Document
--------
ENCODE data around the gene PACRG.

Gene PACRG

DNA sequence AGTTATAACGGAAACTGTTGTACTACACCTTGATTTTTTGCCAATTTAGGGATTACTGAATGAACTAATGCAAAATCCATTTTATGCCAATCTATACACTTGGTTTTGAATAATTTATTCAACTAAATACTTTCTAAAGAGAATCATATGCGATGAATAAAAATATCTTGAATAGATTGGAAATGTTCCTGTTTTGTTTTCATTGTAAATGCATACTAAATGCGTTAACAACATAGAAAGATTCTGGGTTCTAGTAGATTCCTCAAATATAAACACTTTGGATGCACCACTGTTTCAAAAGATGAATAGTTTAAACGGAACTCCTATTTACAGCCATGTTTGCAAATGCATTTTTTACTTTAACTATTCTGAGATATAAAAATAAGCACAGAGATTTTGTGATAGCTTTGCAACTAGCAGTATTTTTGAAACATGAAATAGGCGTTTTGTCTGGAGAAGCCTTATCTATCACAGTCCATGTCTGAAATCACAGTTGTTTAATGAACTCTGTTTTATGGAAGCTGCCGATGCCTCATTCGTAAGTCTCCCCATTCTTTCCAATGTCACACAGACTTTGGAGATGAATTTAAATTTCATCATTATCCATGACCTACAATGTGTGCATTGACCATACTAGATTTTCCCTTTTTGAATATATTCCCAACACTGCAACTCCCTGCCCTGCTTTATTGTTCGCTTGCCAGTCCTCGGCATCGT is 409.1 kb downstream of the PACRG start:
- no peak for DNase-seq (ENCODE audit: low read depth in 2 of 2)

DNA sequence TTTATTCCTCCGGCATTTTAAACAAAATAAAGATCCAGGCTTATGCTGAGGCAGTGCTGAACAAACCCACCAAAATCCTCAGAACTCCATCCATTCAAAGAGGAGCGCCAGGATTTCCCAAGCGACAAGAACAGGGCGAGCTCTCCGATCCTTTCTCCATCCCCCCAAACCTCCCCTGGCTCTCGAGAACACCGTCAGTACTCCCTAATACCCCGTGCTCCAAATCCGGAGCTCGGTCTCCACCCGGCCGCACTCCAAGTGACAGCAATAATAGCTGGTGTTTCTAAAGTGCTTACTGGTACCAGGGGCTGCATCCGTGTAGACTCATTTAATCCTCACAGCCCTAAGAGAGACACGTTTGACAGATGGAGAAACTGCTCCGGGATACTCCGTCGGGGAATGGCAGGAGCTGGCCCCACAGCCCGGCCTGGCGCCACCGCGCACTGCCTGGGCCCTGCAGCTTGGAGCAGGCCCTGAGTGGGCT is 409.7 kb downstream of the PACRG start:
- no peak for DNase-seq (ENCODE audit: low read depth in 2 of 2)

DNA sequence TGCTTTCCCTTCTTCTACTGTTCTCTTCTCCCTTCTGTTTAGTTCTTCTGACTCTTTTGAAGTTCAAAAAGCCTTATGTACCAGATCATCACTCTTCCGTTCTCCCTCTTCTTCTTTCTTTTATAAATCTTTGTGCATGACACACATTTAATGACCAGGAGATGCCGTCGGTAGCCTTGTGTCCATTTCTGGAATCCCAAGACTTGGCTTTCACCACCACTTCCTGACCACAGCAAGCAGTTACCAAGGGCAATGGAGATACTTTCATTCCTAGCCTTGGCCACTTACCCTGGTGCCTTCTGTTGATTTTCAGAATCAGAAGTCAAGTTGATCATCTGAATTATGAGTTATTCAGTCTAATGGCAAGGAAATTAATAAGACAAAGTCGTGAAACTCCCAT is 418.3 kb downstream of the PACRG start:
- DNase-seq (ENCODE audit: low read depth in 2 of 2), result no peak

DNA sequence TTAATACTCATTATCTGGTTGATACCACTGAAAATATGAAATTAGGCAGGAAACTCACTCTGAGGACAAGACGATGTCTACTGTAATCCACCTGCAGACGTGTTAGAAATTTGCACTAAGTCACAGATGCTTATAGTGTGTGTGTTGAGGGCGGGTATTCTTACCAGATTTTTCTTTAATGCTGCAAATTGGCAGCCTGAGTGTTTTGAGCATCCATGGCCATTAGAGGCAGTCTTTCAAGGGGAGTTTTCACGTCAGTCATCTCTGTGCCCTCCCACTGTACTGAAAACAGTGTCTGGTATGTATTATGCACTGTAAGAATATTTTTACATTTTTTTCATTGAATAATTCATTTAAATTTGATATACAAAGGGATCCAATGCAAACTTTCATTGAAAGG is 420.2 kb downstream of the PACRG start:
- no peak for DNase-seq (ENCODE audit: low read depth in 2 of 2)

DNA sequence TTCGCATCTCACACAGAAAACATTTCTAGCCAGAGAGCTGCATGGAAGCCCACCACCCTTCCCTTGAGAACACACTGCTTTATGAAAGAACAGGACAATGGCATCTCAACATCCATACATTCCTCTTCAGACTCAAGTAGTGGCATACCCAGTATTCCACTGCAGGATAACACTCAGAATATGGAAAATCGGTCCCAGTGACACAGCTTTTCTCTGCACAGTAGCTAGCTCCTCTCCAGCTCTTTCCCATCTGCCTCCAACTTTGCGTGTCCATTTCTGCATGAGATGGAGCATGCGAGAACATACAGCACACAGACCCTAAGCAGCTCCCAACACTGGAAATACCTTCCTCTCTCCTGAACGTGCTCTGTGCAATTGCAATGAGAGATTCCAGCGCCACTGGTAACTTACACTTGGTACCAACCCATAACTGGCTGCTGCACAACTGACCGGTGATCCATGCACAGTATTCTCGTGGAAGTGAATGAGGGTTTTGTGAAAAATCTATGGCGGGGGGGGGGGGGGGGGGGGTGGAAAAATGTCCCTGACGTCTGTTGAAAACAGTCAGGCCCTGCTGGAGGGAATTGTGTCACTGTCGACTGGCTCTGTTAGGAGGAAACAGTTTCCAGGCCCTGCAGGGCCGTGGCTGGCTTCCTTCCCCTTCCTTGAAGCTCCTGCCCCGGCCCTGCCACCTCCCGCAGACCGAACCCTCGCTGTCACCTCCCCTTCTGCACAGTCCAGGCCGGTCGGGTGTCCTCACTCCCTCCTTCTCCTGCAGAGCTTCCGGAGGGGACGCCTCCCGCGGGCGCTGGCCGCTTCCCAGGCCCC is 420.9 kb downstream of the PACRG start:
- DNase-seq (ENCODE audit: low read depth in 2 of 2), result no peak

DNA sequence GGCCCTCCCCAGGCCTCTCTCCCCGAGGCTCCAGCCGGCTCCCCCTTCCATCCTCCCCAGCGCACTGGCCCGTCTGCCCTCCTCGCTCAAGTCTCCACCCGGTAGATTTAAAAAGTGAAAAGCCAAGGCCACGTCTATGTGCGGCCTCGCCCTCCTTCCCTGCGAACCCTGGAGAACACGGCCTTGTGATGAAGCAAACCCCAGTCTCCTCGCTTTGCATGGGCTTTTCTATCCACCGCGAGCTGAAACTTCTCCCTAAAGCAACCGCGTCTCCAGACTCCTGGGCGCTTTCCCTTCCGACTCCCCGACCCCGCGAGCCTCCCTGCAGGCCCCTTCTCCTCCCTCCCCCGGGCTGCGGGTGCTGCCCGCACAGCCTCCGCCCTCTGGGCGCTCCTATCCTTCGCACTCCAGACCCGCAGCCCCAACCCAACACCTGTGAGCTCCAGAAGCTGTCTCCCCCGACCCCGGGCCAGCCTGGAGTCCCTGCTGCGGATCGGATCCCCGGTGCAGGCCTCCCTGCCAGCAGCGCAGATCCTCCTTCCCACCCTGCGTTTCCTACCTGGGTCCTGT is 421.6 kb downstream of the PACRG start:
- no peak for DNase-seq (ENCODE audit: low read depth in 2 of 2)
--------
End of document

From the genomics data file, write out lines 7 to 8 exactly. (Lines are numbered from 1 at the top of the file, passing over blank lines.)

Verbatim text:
DNA sequence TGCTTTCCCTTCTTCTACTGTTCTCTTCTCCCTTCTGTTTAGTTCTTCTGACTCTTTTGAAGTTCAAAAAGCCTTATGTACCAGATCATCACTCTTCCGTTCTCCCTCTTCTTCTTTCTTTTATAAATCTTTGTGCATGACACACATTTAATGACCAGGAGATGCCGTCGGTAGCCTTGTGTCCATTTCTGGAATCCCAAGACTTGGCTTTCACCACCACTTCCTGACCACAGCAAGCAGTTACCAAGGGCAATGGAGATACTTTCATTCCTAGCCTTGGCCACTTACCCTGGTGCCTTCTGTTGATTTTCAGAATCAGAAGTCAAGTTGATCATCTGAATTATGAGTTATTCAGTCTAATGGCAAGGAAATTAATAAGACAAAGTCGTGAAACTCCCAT is 418.3 kb downstream of the PACRG start:
- DNase-seq (ENCODE audit: low read depth in 2 of 2), result no peak